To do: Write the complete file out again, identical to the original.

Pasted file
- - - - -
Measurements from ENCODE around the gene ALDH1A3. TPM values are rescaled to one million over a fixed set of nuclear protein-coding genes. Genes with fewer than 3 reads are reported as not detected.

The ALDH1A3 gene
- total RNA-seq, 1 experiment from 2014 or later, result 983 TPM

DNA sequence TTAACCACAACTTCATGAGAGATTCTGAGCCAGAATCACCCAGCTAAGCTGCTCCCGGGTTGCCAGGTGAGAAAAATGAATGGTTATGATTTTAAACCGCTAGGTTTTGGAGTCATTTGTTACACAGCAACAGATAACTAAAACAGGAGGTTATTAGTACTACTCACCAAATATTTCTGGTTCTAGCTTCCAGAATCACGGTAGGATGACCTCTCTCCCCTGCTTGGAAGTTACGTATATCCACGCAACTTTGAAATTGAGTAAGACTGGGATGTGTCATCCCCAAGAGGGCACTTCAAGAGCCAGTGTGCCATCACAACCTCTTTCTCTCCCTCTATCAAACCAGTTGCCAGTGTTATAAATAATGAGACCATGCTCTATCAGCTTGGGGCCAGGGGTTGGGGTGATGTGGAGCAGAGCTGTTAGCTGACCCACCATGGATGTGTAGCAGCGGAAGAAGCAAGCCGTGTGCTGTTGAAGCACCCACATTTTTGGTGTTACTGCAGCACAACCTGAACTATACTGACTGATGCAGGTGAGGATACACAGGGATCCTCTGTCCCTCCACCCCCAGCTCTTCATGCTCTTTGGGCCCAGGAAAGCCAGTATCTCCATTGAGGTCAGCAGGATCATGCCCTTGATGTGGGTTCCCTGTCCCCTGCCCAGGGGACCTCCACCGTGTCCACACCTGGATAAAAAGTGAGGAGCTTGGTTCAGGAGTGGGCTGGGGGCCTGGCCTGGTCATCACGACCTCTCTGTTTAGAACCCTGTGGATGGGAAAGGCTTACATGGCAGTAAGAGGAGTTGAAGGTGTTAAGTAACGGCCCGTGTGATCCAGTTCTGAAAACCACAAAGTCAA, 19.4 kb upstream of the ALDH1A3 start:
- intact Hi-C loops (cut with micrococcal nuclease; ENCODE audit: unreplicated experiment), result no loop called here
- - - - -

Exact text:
Measurements from ENCODE around the gene ALDH1A3. TPM values are rescaled to one million over a fixed set of nuclear protein-coding genes. Genes with fewer than 3 reads are reported as not detected.

The ALDH1A3 gene
- total RNA-seq, 1 experiment from 2014 or later, result 983 TPM

DNA sequence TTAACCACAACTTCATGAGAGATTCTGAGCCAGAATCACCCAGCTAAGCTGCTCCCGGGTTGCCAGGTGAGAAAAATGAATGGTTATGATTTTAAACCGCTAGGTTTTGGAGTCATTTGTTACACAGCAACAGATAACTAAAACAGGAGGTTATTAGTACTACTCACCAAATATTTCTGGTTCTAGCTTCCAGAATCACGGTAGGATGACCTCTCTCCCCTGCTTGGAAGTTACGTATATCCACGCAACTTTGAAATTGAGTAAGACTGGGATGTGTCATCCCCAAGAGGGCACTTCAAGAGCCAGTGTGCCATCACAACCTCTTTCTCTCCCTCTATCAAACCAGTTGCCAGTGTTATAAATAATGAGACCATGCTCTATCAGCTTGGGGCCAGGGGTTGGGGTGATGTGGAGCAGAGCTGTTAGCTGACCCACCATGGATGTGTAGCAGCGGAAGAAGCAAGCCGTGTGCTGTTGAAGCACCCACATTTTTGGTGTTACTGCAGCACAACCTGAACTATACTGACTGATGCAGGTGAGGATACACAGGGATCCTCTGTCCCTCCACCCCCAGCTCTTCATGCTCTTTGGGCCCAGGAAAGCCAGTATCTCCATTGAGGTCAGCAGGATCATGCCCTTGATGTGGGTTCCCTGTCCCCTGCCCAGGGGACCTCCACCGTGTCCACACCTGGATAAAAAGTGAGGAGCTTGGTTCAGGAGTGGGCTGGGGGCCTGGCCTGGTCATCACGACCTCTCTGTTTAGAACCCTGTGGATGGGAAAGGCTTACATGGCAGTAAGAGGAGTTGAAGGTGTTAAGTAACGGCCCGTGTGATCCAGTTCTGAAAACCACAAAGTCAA, 19.4 kb upstream of the ALDH1A3 start:
- intact Hi-C loops (cut with micrococcal nuclease; ENCODE audit: unreplicated experiment), result no loop called here